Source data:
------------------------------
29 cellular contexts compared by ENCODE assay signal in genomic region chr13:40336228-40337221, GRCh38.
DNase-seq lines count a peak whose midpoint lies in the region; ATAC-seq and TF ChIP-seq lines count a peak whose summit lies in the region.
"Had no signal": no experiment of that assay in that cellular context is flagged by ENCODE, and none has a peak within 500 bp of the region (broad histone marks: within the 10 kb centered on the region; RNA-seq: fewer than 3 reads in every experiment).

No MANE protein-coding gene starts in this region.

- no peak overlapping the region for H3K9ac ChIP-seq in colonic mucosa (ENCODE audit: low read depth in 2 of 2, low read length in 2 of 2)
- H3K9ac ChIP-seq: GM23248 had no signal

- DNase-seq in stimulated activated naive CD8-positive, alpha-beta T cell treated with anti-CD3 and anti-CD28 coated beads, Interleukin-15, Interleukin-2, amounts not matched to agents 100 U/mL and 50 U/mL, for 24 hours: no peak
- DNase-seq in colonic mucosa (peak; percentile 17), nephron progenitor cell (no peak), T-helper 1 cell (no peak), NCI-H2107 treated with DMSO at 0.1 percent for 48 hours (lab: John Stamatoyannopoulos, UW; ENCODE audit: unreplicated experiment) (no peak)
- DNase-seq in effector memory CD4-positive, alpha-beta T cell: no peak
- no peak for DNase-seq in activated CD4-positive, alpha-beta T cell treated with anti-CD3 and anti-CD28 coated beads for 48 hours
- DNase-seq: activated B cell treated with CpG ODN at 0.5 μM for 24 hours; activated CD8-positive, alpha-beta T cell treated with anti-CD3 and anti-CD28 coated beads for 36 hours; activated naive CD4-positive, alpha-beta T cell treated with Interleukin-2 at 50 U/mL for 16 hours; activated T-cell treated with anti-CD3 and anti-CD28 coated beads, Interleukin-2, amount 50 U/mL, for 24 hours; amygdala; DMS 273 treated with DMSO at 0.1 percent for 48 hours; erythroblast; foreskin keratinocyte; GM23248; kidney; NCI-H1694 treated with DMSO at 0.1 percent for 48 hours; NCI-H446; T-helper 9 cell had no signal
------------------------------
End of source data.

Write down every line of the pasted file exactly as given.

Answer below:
29 cellular contexts compared by ENCODE assay signal in genomic region chr13:40336228-40337221, GRCh38.
DNase-seq lines count a peak whose midpoint lies in the region; ATAC-seq and TF ChIP-seq lines count a peak whose summit lies in the region.
"Had no signal": no experiment of that assay in that cellular context is flagged by ENCODE, and none has a peak within 500 bp of the region (broad histone marks: within the 10 kb centered on the region; RNA-seq: fewer than 3 reads in every experiment).

No MANE protein-coding gene starts in this region.

- no peak overlapping the region for H3K9ac ChIP-seq in colonic mucosa (ENCODE audit: low read depth in 2 of 2, low read length in 2 of 2)
- H3K9ac ChIP-seq: GM23248 had no signal

- DNase-seq in stimulated activated naive CD8-positive, alpha-beta T cell treated with anti-CD3 and anti-CD28 coated beads, Interleukin-15, Interleukin-2, amounts not matched to agents 100 U/mL and 50 U/mL, for 24 hours: no peak
- DNase-seq in colonic mucosa (peak; percentile 17), nephron progenitor cell (no peak), T-helper 1 cell (no peak), NCI-H2107 treated with DMSO at 0.1 percent for 48 hours (lab: John Stamatoyannopoulos, UW; ENCODE audit: unreplicated experiment) (no peak)
- DNase-seq in effector memory CD4-positive, alpha-beta T cell: no peak
- no peak for DNase-seq in activated CD4-positive, alpha-beta T cell treated with anti-CD3 and anti-CD28 coated beads for 48 hours
- DNase-seq: activated B cell treated with CpG ODN at 0.5 μM for 24 hours; activated CD8-positive, alpha-beta T cell treated with anti-CD3 and anti-CD28 coated beads for 36 hours; activated naive CD4-positive, alpha-beta T cell treated with Interleukin-2 at 50 U/mL for 16 hours; activated T-cell treated with anti-CD3 and anti-CD28 coated beads, Interleukin-2, amount 50 U/mL, for 24 hours; amygdala; DMS 273 treated with DMSO at 0.1 percent for 48 hours; erythroblast; foreskin keratinocyte; GM23248; kidney; NCI-H1694 treated with DMSO at 0.1 percent for 48 hours; NCI-H446; T-helper 9 cell had no signal